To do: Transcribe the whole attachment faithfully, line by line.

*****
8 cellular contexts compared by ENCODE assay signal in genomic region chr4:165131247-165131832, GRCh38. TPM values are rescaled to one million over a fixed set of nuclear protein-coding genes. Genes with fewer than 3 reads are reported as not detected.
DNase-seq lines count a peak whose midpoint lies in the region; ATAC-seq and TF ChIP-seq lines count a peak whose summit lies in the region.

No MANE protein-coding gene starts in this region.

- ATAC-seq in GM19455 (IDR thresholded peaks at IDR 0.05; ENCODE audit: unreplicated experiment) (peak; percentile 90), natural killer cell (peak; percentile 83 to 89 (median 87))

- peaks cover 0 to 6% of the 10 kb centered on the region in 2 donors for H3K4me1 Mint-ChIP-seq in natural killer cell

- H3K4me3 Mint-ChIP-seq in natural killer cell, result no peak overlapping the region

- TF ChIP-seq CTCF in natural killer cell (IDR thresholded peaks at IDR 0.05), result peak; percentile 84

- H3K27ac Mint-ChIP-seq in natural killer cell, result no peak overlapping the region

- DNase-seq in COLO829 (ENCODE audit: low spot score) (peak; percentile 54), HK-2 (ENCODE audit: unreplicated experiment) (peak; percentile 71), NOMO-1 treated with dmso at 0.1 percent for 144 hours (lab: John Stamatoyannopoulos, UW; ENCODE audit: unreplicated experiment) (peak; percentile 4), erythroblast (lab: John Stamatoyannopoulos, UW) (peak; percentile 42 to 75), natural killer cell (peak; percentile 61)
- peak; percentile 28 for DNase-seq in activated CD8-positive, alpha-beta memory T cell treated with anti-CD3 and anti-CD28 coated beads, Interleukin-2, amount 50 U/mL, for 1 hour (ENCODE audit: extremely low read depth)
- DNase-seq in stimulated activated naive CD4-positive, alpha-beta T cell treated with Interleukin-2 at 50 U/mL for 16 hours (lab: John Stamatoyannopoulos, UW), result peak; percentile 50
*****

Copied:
8 cellular contexts compared by ENCODE assay signal in genomic region chr4:165131247-165131832, GRCh38. TPM values are rescaled to one million over a fixed set of nuclear protein-coding genes. Genes with fewer than 3 reads are reported as not detected.
DNase-seq lines count a peak whose midpoint lies in the region; ATAC-seq and TF ChIP-seq lines count a peak whose summit lies in the region.

No MANE protein-coding gene starts in this region.

- ATAC-seq in GM19455 (IDR thresholded peaks at IDR 0.05; ENCODE audit: unreplicated experiment) (peak; percentile 90), natural killer cell (peak; percentile 83 to 89 (median 87))

- peaks cover 0 to 6% of the 10 kb centered on the region in 2 donors for H3K4me1 Mint-ChIP-seq in natural killer cell

- H3K4me3 Mint-ChIP-seq in natural killer cell, result no peak overlapping the region

- TF ChIP-seq CTCF in natural killer cell (IDR thresholded peaks at IDR 0.05), result peak; percentile 84

- H3K27ac Mint-ChIP-seq in natural killer cell, result no peak overlapping the region

- DNase-seq in COLO829 (ENCODE audit: low spot score) (peak; percentile 54), HK-2 (ENCODE audit: unreplicated experiment) (peak; percentile 71), NOMO-1 treated with dmso at 0.1 percent for 144 hours (lab: John Stamatoyannopoulos, UW; ENCODE audit: unreplicated experiment) (peak; percentile 4), erythroblast (lab: John Stamatoyannopoulos, UW) (peak; percentile 42 to 75), natural killer cell (peak; percentile 61)
- peak; percentile 28 for DNase-seq in activated CD8-positive, alpha-beta memory T cell treated with anti-CD3 and anti-CD28 coated beads, Interleukin-2, amount 50 U/mL, for 1 hour (ENCODE audit: extremely low read depth)
- DNase-seq in stimulated activated naive CD4-positive, alpha-beta T cell treated with Interleukin-2 at 50 U/mL for 16 hours (lab: John Stamatoyannopoulos, UW), result peak; percentile 50